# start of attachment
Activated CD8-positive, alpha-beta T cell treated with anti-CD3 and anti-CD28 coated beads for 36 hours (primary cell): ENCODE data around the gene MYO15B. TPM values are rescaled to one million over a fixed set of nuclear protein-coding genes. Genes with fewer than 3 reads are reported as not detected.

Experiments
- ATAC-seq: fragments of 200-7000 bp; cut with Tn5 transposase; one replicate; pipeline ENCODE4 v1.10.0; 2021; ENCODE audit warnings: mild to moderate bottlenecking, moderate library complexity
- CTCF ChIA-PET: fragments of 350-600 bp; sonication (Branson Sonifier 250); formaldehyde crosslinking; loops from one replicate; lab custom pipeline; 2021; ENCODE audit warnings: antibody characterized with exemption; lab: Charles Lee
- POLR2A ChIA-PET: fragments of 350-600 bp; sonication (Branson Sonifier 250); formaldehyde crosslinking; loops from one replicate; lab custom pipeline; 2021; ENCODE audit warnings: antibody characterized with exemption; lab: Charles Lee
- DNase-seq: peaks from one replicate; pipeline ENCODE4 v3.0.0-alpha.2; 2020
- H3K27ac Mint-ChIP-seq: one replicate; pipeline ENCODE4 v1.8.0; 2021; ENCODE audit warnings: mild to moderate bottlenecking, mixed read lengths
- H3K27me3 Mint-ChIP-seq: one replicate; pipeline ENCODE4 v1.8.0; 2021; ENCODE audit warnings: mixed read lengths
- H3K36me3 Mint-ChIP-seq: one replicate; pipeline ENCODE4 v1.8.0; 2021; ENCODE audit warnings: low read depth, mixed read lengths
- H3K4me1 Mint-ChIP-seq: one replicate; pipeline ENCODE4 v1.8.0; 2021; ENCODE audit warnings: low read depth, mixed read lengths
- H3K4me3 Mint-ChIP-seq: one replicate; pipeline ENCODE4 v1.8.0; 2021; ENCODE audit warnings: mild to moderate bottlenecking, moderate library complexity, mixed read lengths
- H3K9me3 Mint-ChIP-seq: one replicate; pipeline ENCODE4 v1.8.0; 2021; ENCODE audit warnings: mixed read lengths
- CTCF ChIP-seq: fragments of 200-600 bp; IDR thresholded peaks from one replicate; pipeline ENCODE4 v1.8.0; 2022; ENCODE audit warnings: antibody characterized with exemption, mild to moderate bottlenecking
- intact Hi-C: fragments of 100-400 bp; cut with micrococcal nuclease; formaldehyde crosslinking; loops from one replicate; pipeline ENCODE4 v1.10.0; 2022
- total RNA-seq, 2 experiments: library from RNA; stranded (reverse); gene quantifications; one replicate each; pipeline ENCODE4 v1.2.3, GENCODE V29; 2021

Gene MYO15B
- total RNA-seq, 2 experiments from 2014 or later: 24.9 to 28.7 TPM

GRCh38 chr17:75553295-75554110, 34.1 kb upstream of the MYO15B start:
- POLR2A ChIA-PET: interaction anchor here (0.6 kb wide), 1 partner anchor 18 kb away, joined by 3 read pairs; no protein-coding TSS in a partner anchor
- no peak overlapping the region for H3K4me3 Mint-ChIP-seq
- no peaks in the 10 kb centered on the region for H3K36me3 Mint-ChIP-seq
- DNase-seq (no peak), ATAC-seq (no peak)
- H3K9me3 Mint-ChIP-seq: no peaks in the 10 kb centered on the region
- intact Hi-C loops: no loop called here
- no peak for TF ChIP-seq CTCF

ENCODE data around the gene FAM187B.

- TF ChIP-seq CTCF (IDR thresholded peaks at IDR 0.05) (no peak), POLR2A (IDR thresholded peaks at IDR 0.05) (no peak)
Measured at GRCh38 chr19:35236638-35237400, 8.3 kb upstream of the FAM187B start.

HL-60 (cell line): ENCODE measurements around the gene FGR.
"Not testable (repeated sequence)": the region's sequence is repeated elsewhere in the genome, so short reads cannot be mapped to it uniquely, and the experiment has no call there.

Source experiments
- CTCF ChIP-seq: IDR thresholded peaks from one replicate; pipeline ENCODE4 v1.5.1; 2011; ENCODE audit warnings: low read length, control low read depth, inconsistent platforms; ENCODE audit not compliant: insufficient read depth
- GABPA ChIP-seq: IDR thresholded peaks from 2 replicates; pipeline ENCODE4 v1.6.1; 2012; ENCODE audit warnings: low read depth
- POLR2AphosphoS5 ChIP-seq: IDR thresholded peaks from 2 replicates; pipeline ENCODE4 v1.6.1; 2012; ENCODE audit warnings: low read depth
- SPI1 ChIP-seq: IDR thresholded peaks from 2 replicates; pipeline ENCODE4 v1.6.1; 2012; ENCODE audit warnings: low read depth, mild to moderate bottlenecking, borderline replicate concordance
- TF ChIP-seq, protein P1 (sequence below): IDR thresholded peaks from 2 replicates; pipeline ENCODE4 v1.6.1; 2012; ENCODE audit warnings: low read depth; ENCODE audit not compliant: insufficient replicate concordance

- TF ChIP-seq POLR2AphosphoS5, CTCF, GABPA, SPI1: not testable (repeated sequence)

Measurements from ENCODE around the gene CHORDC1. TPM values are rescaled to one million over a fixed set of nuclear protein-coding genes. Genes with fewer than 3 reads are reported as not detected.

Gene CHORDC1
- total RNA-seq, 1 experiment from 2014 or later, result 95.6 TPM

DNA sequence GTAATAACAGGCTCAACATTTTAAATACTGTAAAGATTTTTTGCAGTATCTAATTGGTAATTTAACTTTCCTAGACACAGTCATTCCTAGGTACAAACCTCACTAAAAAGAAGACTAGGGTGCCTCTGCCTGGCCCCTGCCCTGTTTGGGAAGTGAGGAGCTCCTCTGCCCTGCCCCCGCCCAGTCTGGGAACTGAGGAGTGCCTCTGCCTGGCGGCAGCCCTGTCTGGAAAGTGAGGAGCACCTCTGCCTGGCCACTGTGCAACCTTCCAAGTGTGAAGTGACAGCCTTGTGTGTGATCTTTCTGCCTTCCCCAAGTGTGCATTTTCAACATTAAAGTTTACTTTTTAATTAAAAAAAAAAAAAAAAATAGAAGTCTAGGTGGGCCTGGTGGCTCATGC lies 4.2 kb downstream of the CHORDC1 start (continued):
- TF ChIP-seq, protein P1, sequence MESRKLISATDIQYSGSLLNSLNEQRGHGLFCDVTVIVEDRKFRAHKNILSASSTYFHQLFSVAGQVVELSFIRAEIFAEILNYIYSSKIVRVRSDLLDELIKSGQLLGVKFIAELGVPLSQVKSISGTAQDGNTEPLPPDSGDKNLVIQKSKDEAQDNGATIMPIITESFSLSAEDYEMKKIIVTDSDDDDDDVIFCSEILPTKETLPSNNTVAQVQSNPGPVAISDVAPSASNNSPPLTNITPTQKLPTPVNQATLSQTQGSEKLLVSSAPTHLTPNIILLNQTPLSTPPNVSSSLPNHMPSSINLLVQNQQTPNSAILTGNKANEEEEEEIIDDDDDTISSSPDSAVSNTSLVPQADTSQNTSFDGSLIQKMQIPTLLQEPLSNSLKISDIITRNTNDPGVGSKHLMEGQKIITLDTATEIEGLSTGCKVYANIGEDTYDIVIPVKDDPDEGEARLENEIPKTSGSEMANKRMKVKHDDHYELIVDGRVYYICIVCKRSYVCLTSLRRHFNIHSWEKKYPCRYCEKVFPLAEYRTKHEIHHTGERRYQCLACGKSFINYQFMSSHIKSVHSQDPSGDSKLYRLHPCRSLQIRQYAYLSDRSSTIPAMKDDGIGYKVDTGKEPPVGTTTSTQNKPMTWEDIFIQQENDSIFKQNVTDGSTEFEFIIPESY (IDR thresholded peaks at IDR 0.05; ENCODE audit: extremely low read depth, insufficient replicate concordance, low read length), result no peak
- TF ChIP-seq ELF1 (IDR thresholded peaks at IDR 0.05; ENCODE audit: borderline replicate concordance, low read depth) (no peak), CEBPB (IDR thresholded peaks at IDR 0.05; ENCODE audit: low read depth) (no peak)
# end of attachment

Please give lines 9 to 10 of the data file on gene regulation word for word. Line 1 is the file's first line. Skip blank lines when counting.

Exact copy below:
- H3K36me3 Mint-ChIP-seq: one replicate; pipeline ENCODE4 v1.8.0; 2021; ENCODE audit warnings: low read depth, mixed read lengths
- H3K4me1 Mint-ChIP-seq: one replicate; pipeline ENCODE4 v1.8.0; 2021; ENCODE audit warnings: low read depth, mixed read lengths